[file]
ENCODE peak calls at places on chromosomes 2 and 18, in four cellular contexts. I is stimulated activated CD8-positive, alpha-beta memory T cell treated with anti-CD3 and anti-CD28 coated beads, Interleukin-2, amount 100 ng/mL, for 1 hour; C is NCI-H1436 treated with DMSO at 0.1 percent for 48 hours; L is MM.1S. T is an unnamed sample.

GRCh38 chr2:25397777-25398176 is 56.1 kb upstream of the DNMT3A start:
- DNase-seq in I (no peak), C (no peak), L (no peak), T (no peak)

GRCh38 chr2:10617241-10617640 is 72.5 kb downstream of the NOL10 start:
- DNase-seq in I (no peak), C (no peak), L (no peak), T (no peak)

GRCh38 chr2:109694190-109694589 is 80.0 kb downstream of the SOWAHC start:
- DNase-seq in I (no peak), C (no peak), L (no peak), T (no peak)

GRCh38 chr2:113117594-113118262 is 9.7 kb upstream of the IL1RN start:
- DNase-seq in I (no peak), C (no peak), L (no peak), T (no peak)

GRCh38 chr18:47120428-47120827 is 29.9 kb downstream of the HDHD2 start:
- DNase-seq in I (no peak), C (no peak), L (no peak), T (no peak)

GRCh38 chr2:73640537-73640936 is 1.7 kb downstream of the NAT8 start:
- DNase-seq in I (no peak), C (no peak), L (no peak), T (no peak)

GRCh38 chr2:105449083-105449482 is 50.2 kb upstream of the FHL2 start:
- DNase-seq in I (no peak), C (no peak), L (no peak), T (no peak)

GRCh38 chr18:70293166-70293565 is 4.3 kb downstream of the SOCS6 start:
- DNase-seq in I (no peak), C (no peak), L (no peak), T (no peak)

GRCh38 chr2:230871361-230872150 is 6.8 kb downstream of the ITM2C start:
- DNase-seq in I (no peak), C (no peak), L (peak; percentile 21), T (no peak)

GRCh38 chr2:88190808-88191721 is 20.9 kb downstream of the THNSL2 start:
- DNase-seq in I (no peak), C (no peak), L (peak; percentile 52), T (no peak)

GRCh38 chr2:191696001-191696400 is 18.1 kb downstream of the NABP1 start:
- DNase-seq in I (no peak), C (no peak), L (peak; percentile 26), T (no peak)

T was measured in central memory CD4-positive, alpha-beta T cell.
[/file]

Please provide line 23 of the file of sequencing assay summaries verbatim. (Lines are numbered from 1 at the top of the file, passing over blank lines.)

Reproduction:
- DNase-seq in I (no peak), C (no peak), L (peak; percentile 26), T (no peak)